The man credited with leading an initiative that brought healthier meals to Los Angeles’ public school students has been charged with embezzlement, forgery and mismanagement of funds, prosecutors said Tuesday.
David Binkle, the district’s 52-year-old former food services director, was charged last week with multiple counts of misappropriation of public funds, embezzlement of public funds, conflict of interest, forgery and perjury, according to a statement issued by the Los Angeles County district attorney’s office.
Binkle, whose work reducing the sodium and fat intakes of students in the country’s second-largest school district won praise from former First Lady Michelle Obama, is accused of siphoning roughly $65,000 worth of Los Angeles Unified School District funds to a culinary club he ran, according to prosecutors.
With her contract extended until 2020, L.A. Unified Supt. Michelle King laid out her priorities Tuesday morning in her State of the District speech, repeatedly mentioning her goal of 100% graduation.
The speech, delivered this year at Garfield High School in East L.A., is an annual tradition. The event is part pep rally for the 1,500 administrators in the audience who will begin a new school year on Aug. 15, and part political performance.
Nicole Brar wants you to know her name, and that she deserves better.
The transgender 8-year-old girl and her parents are suing her former Orange County private school for allegedly preventing her from expressing her gender identity. She is choosing not to be a Jane Doe — as a young plaintiff, she could remain anonymous — because she feels strongly, according to her lawyers, about “fighting on behalf of her right to an education without discrimination.”
A flood of students unexpectedly accepted admission offers. A UC campus was caught off guard. Administrators scoured the files of the admitted and took a hard line on those who had failed to meet paperwork deadlines. They withdrew more than 500 offers, causing a furor.
The year was 2015, the campus Santa Cruz.
The storm that UC Irvine recently unleashed when it took a similar approach to overenrollment was unusual but hardly unheard of on the nation’s college campuses. Experts say the two UC cases and others like them at Temple University in Philadelphia and St. Mary’s College of Maryland underscore the vagaries of enrollment prediction — a discipline that aims to meld the science of data analysis with the guesswork of anticipating teenage whims.
How USC handles one of the biggest scandals in its history will be decided behind closed doors by a small group of wealthy and powerful people.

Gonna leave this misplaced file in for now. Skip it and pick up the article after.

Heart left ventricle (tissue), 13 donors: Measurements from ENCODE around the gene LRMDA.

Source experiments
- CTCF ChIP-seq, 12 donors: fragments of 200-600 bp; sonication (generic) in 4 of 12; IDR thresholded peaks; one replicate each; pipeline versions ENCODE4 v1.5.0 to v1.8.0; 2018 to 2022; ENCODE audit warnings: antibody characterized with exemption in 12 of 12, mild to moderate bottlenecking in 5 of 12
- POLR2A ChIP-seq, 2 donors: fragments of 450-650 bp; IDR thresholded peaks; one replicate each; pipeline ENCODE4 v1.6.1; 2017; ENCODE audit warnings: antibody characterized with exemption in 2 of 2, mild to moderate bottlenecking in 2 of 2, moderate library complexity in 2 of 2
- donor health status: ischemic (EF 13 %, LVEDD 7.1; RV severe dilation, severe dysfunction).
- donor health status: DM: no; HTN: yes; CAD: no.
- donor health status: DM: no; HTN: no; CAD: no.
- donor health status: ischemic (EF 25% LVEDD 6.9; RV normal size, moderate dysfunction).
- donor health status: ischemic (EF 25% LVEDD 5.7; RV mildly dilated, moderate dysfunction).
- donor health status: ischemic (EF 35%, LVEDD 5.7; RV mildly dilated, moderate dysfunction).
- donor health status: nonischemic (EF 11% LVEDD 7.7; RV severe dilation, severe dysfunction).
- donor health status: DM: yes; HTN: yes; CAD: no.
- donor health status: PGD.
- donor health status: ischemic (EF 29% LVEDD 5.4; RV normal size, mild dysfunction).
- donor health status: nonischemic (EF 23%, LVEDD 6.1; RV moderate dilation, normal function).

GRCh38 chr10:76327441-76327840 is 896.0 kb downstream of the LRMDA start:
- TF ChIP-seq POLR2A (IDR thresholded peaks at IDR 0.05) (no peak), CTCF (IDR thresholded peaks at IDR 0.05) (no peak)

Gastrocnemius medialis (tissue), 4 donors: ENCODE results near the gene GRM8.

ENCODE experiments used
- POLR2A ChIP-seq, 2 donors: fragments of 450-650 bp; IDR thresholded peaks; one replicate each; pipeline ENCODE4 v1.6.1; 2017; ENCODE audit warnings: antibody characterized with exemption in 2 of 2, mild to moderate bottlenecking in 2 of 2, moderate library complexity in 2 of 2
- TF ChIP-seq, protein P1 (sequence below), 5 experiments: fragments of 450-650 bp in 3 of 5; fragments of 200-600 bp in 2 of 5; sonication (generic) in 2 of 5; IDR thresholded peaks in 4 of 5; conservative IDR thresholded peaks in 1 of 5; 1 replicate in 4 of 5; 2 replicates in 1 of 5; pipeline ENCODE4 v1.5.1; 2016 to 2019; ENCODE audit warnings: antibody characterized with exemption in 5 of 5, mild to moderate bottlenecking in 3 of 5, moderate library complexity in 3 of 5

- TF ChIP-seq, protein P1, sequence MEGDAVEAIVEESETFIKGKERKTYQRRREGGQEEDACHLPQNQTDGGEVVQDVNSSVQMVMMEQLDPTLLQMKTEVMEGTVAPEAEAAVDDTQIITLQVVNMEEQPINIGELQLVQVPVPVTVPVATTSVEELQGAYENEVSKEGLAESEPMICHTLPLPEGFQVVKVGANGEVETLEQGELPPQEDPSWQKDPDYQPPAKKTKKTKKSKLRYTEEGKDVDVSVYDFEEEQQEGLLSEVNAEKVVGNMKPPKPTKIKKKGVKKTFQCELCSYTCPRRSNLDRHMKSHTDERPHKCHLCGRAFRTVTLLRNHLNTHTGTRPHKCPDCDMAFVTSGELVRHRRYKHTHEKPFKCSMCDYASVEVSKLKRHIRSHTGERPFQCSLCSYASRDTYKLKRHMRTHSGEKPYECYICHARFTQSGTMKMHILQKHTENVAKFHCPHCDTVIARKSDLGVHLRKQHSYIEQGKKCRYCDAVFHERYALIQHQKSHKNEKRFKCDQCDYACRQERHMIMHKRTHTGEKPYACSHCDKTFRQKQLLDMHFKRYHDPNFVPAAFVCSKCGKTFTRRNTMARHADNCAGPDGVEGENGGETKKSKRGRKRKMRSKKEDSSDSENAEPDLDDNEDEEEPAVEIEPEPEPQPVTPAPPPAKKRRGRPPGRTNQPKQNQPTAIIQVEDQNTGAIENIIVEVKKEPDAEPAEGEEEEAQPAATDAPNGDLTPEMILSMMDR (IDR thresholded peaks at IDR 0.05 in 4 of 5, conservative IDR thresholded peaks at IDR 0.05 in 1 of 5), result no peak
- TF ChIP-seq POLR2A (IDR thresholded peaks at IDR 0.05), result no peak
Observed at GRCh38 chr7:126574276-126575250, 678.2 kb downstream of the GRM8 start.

Composed of 57 voting members, USC’s board of trustees includes noted philanthropists, accomplished alumni, Hollywood insiders and industrial tycoons. The group’s influence extends from the floor of Staples Center to metropolises in India and China.
Since the Carmen Puliafito scandal broke, the trustees have been largely silent. Times reporters attempted to contact all 57 voting members by phone, email or both. Reporters also sent requests to USC’s press office seeking comment from trustees. Only two commented to The Times. The rest did not reply, or declined to comment.
An immigration appeals court Monday granted a last-ditch reprieve to a man whose arrest and looming deportation have made him a cause célèbre in the country’s roiling debate over illegal immigration.
Romulo Avelica-Gonzalez, 49, was arrested in February in Los Angeles by immigration officers moments after he dropped one of his four daughters off at school. Another of the girls who was in the car at the time recorded a video of the arrest.
McKenna Thurber and Blake Atwell are summer HS Insider interns.
Filmmaker Ken Burns spent his youth protesting the Vietnam War. Over 30 years later, Burns and director Lynn Novick embarked on a 10-year journey to bring light to the war’s corruption.
From U.S. Air Force pilots to teenage Vietnamese bus drivers, who spent their nights secretly transporting wounded Vietnamese soldiers across the Ho Chi Minh Trail, Burns and Novick feature voices and images that highlight new perspectives on the war.
California State University plans to drop placement exams in math and English as well as the noncredit remedial courses that more than 25,000 freshmen have been required to take each fall — a radical move away from the way public universities traditionally support students who come to college less prepared than their peers.
In an executive order issued late Wednesday, Chancellor Timothy P. White directed the nation’s largest public university system to revamp its approach to remedial education and assess new freshmen for college readiness and course placement by using high school grades, ACT and SAT scores, previous classroom performance and other measures that administrators say provide a more accurate and comprehensive understanding of students’ knowledge.
Cal State will no longer make those students who may need extra help take the standardized entry-level mathematics (ELM) exam and the English placement test (EPT).